Japanese Unexamined Patent Publication (Kokai) No. 11-220262 (1999) also proposes to connect the electrodes of a semiconductor device and a wiring circuit layer by means of a conductor such as gold, silver, copper, nickel or solder. However, in the case that an electronic component such as semiconductor device is soldered onto the surface of a wiring board, there has been such a problem that the connection performance between the terminal electrode and the wiring circuit layer changes when the solder is reflowed at a temperature from 220 to 300 C. Where the component incorporated inside is a capacitor, in particular, inductance due to the capacitor increases, thus leading to a change or deterioration of the function of the capacitor to remove noise.

Moreover, in the capacitor incorporating wiring board of the prior art described in for example, Japanese Unexamined Patent Publication (Kokai) No. 2-121393 (1990), Japanese Unexamined Patent Publication (Kokai) No. 11-220262 (1999) or Japanese Unexamined Patent Publication (Kokai) No. 10-51150 (1998), there is a problem of low reliability of connection between the capacitor and the wiring circuit layer on the wiring board when thermal cycles or stress is exerted thereon.

Such a method has been proposed for fastening a capacitor on a wiring board that a clearance between the capacitor and an insulation layer is filled with a thermosetting resin and the thermosetting resin is hardened together with the insulation layer thereby to bond firmly.

However, since the capacitor has lower thermal expansion coefficient than the insulation layer, the capacitor is subjected to stress when thermal cycles are applied. The stress may damage the capacitor or impair the reliability of the connection thereof with the wiring circuit layer.

In the case of for example, Japanese Unexamined Patent Publication (Kokai) No. 11-220262 (1999), although a constitution of incorporating semiconductor device and/or chip electric components in a wiring board is described, there is no description on a relation with via hole conductors of the wiring board or the conductor layer where an electric circuit is to be formed, or on the relation between the via hole conductors connected to a plurality of electric components. For example, in the case that via holes where currents flow in the same direction are located close to each other, the effect of the mutual inductance of the two via hole conductors becomes conspicuous particularly when a signal of high frequency is transmitted, resulting in an increase in the inductance of the wiring.

SUMMARY OF THE INVENTION

A first object of the present invention is to provide a constitution of a wiring board that reduces the generation of noise due to high speed operation of electronic components and effectively decreases the inductance due to electric elements disposed near an electronic components.

A second object of the present invention is to provide a wiring board that incorporates electric elements such as capacitors inside a dielectric substrate thereof, and ensures excellent performance and reliability of mounting components even in the case of flip-chip mounting of electronic components such as semiconductor devices on the surface of the substrate.

A third object of the present invention is to provide an electric element incorporating wiring board having excellent reliability of connection between electric elements incorporated inside thereof and a wiring circuit layer formed on the wiring board.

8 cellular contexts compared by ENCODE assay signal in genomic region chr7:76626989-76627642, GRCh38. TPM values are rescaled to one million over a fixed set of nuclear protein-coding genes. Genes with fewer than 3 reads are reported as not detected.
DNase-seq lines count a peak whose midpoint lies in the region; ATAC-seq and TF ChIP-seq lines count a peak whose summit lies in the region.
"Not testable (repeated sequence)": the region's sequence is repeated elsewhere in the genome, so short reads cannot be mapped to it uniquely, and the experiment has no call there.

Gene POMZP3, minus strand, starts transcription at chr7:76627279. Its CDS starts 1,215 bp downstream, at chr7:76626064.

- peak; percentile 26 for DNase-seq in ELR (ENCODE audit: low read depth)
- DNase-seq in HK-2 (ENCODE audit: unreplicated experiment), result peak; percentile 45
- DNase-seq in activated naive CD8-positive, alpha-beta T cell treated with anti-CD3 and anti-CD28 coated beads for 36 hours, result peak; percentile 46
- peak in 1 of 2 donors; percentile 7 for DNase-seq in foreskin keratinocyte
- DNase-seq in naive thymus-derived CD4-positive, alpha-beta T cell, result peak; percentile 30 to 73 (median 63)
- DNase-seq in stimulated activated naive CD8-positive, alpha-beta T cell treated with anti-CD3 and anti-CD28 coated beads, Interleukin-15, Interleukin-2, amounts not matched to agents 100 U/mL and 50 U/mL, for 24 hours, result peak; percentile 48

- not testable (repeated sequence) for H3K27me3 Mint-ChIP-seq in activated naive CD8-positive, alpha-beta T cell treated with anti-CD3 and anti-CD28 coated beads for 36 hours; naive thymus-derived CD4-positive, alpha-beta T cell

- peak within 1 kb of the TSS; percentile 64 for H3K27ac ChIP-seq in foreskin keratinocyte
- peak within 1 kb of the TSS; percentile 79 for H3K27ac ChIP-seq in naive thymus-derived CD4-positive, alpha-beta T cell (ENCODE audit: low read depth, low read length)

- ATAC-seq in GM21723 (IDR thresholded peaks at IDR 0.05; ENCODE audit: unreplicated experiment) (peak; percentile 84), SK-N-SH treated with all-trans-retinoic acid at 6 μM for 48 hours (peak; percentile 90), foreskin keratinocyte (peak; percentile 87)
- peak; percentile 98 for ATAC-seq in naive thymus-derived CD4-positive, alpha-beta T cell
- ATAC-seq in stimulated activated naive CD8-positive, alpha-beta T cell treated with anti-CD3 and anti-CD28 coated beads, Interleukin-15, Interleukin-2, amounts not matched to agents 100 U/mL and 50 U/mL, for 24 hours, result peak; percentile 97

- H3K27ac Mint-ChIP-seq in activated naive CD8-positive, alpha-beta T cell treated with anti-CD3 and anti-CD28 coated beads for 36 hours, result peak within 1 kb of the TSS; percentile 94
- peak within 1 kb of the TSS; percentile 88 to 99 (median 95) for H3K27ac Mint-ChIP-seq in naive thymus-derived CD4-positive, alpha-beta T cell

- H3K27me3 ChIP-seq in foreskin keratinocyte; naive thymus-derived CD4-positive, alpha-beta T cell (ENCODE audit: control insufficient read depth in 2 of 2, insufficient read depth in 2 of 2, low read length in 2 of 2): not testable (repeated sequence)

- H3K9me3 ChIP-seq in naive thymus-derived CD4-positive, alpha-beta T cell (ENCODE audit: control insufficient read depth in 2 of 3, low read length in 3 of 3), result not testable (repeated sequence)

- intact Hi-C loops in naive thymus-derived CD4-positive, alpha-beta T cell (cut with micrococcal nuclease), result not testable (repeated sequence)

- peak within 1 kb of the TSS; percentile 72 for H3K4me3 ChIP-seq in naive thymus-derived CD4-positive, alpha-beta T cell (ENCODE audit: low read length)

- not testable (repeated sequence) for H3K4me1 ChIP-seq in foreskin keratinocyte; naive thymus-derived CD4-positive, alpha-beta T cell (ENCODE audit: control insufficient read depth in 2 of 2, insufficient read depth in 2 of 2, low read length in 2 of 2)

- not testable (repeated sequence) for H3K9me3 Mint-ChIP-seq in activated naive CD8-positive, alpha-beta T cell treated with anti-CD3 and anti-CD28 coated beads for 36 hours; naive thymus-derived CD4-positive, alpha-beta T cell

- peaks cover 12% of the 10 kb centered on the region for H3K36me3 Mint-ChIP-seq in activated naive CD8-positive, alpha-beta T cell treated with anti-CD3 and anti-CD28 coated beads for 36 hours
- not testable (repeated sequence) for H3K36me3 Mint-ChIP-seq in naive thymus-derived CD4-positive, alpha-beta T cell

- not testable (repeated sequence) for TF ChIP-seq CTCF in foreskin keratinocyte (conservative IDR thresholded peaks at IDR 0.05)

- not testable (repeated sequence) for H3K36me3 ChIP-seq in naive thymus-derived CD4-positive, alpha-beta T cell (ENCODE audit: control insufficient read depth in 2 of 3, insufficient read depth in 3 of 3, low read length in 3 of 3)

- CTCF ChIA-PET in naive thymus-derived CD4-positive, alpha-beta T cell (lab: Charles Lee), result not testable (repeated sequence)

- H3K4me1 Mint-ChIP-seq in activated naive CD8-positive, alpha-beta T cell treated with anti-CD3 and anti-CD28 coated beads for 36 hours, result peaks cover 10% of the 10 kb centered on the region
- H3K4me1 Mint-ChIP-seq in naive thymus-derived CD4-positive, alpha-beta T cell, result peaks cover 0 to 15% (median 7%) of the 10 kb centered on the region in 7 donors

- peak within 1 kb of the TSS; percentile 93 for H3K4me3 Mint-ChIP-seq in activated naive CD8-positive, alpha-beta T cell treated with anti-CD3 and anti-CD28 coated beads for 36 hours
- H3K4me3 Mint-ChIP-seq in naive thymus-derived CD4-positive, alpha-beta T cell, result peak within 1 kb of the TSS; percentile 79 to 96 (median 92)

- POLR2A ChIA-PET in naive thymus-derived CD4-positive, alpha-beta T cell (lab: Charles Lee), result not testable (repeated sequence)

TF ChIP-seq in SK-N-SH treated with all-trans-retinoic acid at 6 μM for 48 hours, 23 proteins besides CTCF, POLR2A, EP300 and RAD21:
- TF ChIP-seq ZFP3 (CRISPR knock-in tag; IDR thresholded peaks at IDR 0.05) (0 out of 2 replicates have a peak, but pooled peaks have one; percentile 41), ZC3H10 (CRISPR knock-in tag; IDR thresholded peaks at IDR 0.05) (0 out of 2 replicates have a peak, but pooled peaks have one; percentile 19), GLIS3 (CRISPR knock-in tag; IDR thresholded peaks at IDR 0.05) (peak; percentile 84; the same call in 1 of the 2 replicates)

A fourth object of the present invention is to provide an electric element incorporating wiring board that incorporates electric elements such as capacitors inside a dielectric substrate thereof, and maintains connection between the electric elements incorporated inside thereof and a wiring circuit layer formed on the wiring board with such an excellent reliability that the functions of the incorporated electric elements does not change after reflow of solder for mounting electronic components on the surface.

The present inventors have intensively studied about the electric element incorporating wiring board that incorporates electric elements inside an dielectric substrate thereof, and has electronic components mounting surface on the dielectric substrate, for achieving the objects described above. Consequently, the present inventors arrived at such a constitution as an electric element having at least two first terminal electrodes and at least two second terminal electrodes is used as an electric element incorporated in a dielectric substrate, a first and a second electrically conductive layer are formed inside of the dielectric substrate disposed between the electric element and the surface of the dielectric substrate, all of the first terminal electrodes of the electric element are connected to the first conductive layer and all of the second terminal electrodes of the electric element are connected to the second conductive layer, while via hole conductors that penetrate through the first and the second conductive layers are formed to reach the surface of the dielectric substrate, and the via hole conductors and an electronic component such as semiconductor device mounted on the board surface are electrically connected to each other.

Thickness of the insulation layer disposed between the conductive layer and the dielectric substrate surface is preferably 0.3 mm or less.

In case a capacitor having two or more positive terminal electrodes and two or more negative terminal electrodes is used as the electric element, for example, the capacitor itself has a low inductance. When connecting the low-inductance capacitor and the electronic component, the positive terminal electrodes and the negative terminal electrodes of the capacitor are each connected to one of the conductive layers, while the conductive layer and the electronic component are connected through the via hole conductors. Since the distance between the conductive layer and the electronic component can be decreased by decreasing the thickness of the insulation layer disposed between the conductive layer and the board surface, the inductance can be effectively reduced.